I never thought I would ever walk out of an appointment with my gastroenterologist feeling as happy as I did last week! All went well and as anticipated, and all things going smoothly, I don’t need to go back for another 12 months.
I was actually on quite a high walking home after the appointment. It was like one of those WOW moments I’ve written about before. Was this really happening? It was like a dream. Like I was looking in from the outside. Was that really me he was talking to, telling everything was going well and that I was still in remission? Yes! Yes, it was!!
I felt like giving him a great big bear hug! I resisted as I’m not sure that’s appropriate Doctor/Patient behaviour! I settled for a warm and knowing look. I could see the genuine sincerity in his eyes and smile when he opened the door to his office and said “it’s so good to see you are so well”. Even his lovely receptionist who I’ve gotten to know quite well over the years commented a number of times on how healthy and happy I looked 🙂
It almost felt like more of a social visit than a medical one, and that was an odd, but wonderful feeling.
The whole point of this post is to show that things CAN and DO get better.
Ask me a few years ago and my doctor’s appointments were a completely different story. I never dreaded going, and I always felt I had amazing care and support, but sitting in the waiting room I would be filled with fear, anxiety and uncertainty.
I was still coming to terms with it all (Crohn’s disease and having a chronic illness). I worried about the next steps. Frightened. New symptoms to explain. Unknown and unfamiliar territory. Another medication failed. Yet another new one to try. Fearing the worst. Awaiting blood test, stool sample, scope or biopsy results. Wondering if or when I would be in hospital again? Another specialist referral. Questions. Options. Running out of options. When would I improve? What if this doesn’t work?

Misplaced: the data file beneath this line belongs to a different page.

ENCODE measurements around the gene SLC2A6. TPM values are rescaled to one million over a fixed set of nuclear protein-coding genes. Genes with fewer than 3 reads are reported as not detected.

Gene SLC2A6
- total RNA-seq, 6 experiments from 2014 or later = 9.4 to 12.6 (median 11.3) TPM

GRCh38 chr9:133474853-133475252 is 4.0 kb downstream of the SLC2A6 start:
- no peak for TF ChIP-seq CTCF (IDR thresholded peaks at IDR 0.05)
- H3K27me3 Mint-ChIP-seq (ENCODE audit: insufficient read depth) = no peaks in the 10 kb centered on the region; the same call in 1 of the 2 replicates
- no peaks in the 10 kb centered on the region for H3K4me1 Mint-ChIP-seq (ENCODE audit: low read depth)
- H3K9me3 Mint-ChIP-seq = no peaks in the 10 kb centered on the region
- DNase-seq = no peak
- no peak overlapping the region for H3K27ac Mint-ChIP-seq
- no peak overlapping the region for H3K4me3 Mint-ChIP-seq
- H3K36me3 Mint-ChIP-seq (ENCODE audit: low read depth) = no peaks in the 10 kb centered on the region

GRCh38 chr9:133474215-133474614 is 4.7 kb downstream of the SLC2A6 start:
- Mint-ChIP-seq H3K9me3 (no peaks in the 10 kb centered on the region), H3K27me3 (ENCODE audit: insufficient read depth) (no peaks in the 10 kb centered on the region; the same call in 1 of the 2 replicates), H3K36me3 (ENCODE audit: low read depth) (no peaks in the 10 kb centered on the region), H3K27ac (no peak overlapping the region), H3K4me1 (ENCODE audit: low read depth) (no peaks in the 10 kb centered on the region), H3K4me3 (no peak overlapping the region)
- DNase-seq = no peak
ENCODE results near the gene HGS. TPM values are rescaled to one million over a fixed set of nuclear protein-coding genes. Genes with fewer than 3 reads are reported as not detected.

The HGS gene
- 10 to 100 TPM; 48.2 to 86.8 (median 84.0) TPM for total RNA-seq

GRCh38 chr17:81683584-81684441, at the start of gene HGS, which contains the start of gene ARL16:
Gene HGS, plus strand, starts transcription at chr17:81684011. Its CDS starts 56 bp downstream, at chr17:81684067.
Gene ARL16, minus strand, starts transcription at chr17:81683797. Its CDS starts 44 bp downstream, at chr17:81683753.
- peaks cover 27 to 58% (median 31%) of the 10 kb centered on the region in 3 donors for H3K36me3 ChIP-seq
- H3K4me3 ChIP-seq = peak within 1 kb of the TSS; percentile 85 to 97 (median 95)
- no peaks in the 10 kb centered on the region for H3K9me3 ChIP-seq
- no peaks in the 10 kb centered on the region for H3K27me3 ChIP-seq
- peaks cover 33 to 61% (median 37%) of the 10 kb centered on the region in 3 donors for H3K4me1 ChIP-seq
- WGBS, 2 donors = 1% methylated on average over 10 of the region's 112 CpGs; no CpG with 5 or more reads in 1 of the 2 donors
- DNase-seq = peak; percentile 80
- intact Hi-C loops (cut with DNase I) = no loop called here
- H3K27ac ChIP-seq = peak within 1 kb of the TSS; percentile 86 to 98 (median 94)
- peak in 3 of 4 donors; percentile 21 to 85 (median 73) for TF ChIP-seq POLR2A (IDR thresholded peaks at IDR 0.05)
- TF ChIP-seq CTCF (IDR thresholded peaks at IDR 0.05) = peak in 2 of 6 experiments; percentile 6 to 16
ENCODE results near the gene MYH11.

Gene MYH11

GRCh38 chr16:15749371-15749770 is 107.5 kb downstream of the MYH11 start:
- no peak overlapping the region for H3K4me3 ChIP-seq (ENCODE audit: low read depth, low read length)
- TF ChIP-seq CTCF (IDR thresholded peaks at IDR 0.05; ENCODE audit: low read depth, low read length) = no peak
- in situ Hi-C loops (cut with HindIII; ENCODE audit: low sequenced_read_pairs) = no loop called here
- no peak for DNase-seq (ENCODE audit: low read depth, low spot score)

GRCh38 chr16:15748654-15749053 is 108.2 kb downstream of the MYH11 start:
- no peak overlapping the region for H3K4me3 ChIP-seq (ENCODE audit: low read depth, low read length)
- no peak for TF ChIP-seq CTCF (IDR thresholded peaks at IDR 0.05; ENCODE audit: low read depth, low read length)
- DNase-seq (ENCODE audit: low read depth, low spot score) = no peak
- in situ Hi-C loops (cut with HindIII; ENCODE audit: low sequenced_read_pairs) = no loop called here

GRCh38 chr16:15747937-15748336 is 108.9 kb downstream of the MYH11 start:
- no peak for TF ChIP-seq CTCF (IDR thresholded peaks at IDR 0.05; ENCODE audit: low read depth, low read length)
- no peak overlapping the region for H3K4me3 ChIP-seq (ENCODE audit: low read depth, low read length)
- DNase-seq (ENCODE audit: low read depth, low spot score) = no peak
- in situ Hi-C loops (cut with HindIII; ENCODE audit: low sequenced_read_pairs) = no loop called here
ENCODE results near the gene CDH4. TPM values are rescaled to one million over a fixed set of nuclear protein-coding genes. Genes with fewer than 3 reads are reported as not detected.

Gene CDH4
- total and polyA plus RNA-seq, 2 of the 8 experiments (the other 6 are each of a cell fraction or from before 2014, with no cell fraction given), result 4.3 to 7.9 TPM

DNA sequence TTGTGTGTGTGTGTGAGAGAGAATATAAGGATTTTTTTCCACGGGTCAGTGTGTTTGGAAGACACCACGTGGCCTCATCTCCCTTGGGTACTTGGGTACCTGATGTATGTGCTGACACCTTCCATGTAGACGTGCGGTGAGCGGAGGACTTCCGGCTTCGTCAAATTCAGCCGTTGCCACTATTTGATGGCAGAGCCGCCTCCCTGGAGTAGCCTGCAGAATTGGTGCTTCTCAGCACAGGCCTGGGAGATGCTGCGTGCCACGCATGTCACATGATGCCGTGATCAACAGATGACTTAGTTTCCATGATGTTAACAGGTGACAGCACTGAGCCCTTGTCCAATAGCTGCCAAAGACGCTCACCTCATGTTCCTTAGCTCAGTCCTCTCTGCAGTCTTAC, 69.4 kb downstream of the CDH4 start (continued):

Despite all that, there was always HOPE. It was hard. Some days I really struggled to stay optimistic, but if I gave up hope, that meant I had given up and given in, and I wasn’t going to do that. Without hope, what else do we have?
Although for me, like others, I ended up needing surgery to reach remission, for many more there is a non-surgical treatment that will get IBD under control. Whether a medication, diet, surgery, combination or something else – It’s just a matter of finding what works for you. This could take some time… years even … but I am confident it will happen.
There will be good and bad days amongst all this. There will be days you just want to crawl up in bed and cry. Days that the pain feels unbearable. There will also be days you feel well enough to go to work or go out with your friends and you will have a laugh and for a moment maybe even forget that you have IBD.
There will be some better and some worse doctor’s visits. Potentially multiple specialists and hospital stays. You might get abscesses, fistulas or fissures. You will learn to manage your symptoms better. You will learn what you can and can’t eat (or maybe diet won’t make a difference to you).
IBD is so individual and what works for one person may not work for the next. It’s just a matter of persevering.
There have been many, many times I honestly wasn’t sure I’d get to this point or ever feel anything but sick (and I know my IBD could flare again), BUT I DID! Please keep the faith that so can you or your loved one. Keep fighting. Stay strong. Never give up hope.